Heineken set for loss as it cuts value of assets by €550m
Heineken has said it expects a net loss of about €300m in the second quarter — down from a net profit of €1bn a year earlier as it cut the value of its assets by €550m amid the COVID-19 pandemic.
MEDIA AND ENTERTAINMENT
Vodafone wants 5G auction scrapped
Vodafone has urged the Government to cancel the forthcoming telecoms spectrum auction following a decision to phase out Huawei from the UK’s 5G market. The company believes radio frequencies for 5G mobile services should instead be evenly distributed for a set price. The auction had been scheduled to start in the spring but was delayed because of the coronavirus. It is now expected at some point in the next year.
Tech to keep London jobs market moving
Hays expects the tech industry to help keep the London jobs market moving. The recruiter’s Paul Venables said that companies were still on the hunt for digital roles, and had begun pressing ahead with job searches put on ice in March. Hays saw group quarterly incomes from fees slump 34%, with the UK down 42%, hit by a longer lockdown than most nations. Its London income fell 37%.
New development planned for Canary Wharf
Plans for a large new development in London’s financial district have been lodged by Canary Wharf Group. The property firm, owned by Canada’s Brookfield, and Qatar Investment Authority, wants to create a new scheme at North Quay, Canary Wharf. The planned project, up to eight buildings potentially and next to the new Crossrail station, would have mostly office space, as well as some 700 apartments.
Boohoo accused of turning a blind eye to factory issues
Boohoo has been accused of turning a blind eye to problems in its supply chain, with Philip Dunne, chairman of the House of Commons environmental audit committee, disputing claims the fashion retailer was not aware of potentially illegal working practices at factories where staff were allegedly paid as little as £3.50 per hour. Writing to the firm’s founders, Mr Dunne said: “'It is shameful that it took a pandemic and the ensuing outrage about working practices in their supply chain for Boohoo finally to be taken to task for turning a blind eye.”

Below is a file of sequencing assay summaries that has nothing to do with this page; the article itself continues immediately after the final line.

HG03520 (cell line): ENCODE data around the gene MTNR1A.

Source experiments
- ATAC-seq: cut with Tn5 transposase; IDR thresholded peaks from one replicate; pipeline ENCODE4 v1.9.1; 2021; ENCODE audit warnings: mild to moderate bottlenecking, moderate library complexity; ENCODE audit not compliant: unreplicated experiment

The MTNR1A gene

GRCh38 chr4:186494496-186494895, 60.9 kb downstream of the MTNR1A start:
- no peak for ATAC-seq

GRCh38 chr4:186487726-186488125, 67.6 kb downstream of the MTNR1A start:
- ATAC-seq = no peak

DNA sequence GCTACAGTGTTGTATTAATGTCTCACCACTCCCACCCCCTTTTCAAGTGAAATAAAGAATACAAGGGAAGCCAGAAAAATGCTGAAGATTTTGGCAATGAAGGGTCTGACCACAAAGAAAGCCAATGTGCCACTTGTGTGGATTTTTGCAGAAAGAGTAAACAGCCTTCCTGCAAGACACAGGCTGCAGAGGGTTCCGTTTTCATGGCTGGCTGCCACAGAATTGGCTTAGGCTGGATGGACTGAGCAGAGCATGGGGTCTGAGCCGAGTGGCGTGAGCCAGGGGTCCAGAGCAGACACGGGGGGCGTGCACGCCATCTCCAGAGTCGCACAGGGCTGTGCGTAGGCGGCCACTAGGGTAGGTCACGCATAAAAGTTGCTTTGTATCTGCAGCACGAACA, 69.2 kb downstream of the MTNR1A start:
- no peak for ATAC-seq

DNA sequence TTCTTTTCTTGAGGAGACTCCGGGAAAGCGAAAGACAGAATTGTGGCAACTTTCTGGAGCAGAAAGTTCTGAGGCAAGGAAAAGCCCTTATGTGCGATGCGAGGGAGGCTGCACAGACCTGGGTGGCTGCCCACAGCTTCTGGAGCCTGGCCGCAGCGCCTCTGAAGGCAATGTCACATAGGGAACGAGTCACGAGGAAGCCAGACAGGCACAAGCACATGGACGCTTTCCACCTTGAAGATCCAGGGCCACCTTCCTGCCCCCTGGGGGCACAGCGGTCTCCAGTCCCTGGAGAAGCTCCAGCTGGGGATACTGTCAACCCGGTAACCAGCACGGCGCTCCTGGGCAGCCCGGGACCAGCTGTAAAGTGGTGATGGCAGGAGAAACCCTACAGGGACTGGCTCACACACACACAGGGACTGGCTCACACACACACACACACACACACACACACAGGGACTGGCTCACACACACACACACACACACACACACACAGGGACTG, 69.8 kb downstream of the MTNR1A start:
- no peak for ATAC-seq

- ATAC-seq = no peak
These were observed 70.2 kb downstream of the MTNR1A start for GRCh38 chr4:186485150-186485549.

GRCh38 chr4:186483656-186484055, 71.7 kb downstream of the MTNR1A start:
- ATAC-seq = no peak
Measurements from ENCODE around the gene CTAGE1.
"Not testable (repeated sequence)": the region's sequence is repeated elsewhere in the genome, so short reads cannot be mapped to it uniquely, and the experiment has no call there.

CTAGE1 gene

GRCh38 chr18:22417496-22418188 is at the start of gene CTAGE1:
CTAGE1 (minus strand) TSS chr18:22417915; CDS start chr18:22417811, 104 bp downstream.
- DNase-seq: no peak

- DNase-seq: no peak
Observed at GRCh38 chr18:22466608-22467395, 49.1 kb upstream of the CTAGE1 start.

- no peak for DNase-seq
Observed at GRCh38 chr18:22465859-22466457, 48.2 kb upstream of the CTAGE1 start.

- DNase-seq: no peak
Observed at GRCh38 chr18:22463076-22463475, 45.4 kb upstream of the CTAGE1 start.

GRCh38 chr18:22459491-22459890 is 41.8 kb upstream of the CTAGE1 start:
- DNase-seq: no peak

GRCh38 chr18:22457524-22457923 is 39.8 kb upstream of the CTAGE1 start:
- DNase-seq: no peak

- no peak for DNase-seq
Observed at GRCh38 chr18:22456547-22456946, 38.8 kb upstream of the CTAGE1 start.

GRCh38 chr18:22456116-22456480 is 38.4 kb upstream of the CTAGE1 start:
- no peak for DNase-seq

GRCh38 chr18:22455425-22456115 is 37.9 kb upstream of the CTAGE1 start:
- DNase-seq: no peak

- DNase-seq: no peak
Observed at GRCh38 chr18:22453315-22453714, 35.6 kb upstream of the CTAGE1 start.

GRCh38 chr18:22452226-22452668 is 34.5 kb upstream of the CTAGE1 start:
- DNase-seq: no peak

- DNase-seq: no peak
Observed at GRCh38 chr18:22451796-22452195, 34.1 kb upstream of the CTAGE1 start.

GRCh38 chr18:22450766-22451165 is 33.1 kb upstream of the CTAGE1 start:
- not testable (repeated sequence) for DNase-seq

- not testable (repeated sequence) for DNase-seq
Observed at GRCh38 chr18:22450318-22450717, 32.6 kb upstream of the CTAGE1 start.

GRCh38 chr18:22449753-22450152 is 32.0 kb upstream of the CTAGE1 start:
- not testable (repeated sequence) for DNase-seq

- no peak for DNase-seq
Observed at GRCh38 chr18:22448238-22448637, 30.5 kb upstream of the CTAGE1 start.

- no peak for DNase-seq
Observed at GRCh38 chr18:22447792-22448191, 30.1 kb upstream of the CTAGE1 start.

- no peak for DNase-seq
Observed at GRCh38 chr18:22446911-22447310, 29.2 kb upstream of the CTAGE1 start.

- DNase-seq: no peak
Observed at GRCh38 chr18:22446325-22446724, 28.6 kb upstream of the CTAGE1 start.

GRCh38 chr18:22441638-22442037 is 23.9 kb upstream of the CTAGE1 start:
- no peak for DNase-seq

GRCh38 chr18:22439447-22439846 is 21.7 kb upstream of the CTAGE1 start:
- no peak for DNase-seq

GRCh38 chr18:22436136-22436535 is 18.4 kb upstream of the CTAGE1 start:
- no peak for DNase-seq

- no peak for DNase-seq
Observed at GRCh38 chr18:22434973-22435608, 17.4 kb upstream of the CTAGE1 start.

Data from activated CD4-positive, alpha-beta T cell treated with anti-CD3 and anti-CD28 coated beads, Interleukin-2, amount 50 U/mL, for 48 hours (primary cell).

Payrolls shrink by 649k jobs in lockdown
Official figures indicate that the number of workers on UK company payrolls fell by 649,000 between March and June. The overall jobless rate was unchanged but there are 47,000 more young people unemployed than there were a year ago. Unemployment has not surged amid the COVID-19 crisis, as many feared, because large numbers of firms have put employees on the government-backed furlough scheme. Economists say the full effect of the pandemic on employment will not be felt until the scheme ends in October. The Office for National Statistics (ONS) said that, since the start of the pandemic, total weekly hours worked in the UK had fallen by a record 175.3m, or 16.7%, to 877.1m hours. Job vacancies fell to 333,000 between April and June – almost two-thirds lower than in the same period last year and the lowest level since the ONS began collecting comparable data in 2001.
UK to raise £530bn debt
The Government is set to raise more than £500bn in debt this year, with the Debt Management Office planning to sell Government bonds worth £385bn between April and November. This marks an increase on the £275bn it had previously pencilled in for April to August. If it raises money at the same rate through to the end of the financial year, it will have issued around £530bn over the 12-month period. The previous annual record for gilt sales was £227.6bn in 2009/10.